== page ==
analyticstracking
Stories of the World

The One Minute Message

Here is the thing about love. Sometimes it's damn inconvenient.   
 
Things have a way of getting messier, not cleaner. It’s much more fun to run toward a tropical dream than to jump from a burning platform. When we worry about repercussions of saying no, sometimes there is reason for fear. And no matter how much we try to rationalize the contrary, we do run out of time. We don’t always get another shot. We struggle with time and space, room and place, intention and inspiration, abundance and opportunity and pray it all comes out in the end.
 
A while back I finished the book Transformational Speaking: If You Want to Change the World, Tell a Better Story. The title transfixed me. The first page hooked me. It appealed to my highest good, my truest root, those moments that ricochet around the dark skies of my mind like lightning across Nebraska’s vast expanse in late July.
 
What are the stories, Gail Larsen writes, that you have earned the right to tell? Which ones no longer serve you, what material should be woven into a new design for a new garment for a new season? They’re provoking thoughts.
 
A friend of mine, a bright-spirited, life-infused, symphony-of-a-girl got a phone call six years ago. Her parents had been eaten by bears. She told me this over coffee, during our first meeting at Louisa’s Bakery and Café, a couple of hours into the conversation.
 
“A man I was in love with had just broken up with me,” she recounted. “I remember thinking, ‘This is the worst thing that could possibly happen!” Two days later the phone rang.
 
Maybe, possibly, even having parents eaten by bears, is not actually the story she was put on this planet to tell. 



But back to Gail Larsen. There is an exercise in her book she calls The One Minute Message. The premise is simple: imagine you have only one minute left to live. You’re lying in your coffin about to close your eyes the last time. What do you most want to tell the world?
 
I’ve used this exercise with corporate clients with varying degrees of success and illumination. One man cried out, “I’m supposed to be cremated!”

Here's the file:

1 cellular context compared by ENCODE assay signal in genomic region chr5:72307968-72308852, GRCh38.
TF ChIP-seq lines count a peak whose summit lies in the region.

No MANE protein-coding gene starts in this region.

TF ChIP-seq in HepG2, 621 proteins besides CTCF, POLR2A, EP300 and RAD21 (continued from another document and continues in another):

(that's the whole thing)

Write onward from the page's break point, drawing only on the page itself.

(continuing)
Another floundered for three or four minutes deflecting, avoiding, resisting, condemning, until at last I put both of us out of our misery. According to the model he’d already be dead.
 
I wanted to hit him with a blunt instrument. Enough to hurt.  Perhaps, I wanted to say, no one has ever asked you such a question. Perhaps you were expecting us to discuss networking, marketing, conflict resolution with front-line managers. But sweet Jesus!
 
Perhaps that couple in the wilds of Alaska, when they woke to a bright spring day of possibility, perhaps they had not imagined being trapped and tortured, toyed with or torn apart by bears. Who can know their last words, their aspirations or regrets, their message? One minute to think of it may have been a luxury.
 
You are the only one in all of time who sees the world exactly as you do, who has lived and traveled and breathed and loved in the particular, peculiar way that is yours, who has conversed with the strangers you’ve met on airplanes in the private sanctuary in the sky, watching sunsets unfold eternally for fourteen hours flying West.
 
Only you have struggled over Algebra with your frustratingly-fourteen year-old sitting at the table with the green checkered cloth, who has your own shy insecurities about the slow crawl of aging, and your public triumphs of bowling titles and new accounts, who understands loss and labor, lay-offs and lay-ups, who –after 47 years on this planet- had better have some idea of what your life stands for!
 
Other people, of course, have a deeper honed sense of their own purpose. They know their place: where they came from, where they hope to go. One client, an executive chef, told me how he’d used the One Minute Message during a regional meeting. People were dreading the gathering, he included, with budgets down and food and fuel and anxieties rising.
 
David, the chef, called all the managers together and told them on that day they would be starting differently. He explained the process and watched it unfold. Slowly, like ketchup rolling out a near-empty bottle, it picked up speed. By the end of the meeting small clusters of people stood talking, smiling, clutching at their sheets of paper and crayons, sharing more than vegetables, truffle oil, time cards, and rhubarb.
 
David wrote his own message on a sticky note and taped it to his laptop. He wants the reminder each day, he said, that each conversation, each encounter matches his vision of education, appreciation, legacy.
 
It’s a life-long process, I guess, fitting in and standing out. We long for the sense of belonging, of being folded into the warm-bread hug of family, the camaraderie of friends and children, of looking up through new shoots and green banners of trees toward the blue-blue blossom of sky and sheen-winged blackbirds knowing that we fit somehow in the community of things.
 
The other side of the wishing-well coin is discovering our peculiar brand of humanity: our essence like flowers or wheat, our tenacity like steel or butter, our wit – brazen or subdued, our musicality like lilting flutes at dawn on a river of mist or drums that pump the blood of crowds, lifting them to mutinous rapture.
 
Only an evolution of honesty, of love, lets us know for sure when the lid on the great box of life is lifted, are we fleas still jumping or have we grown too used to our confinement?
 
Never settle for an ordinary life.
Never settle for being mostly happy.
And be grateful. Be grateful. Be grateful...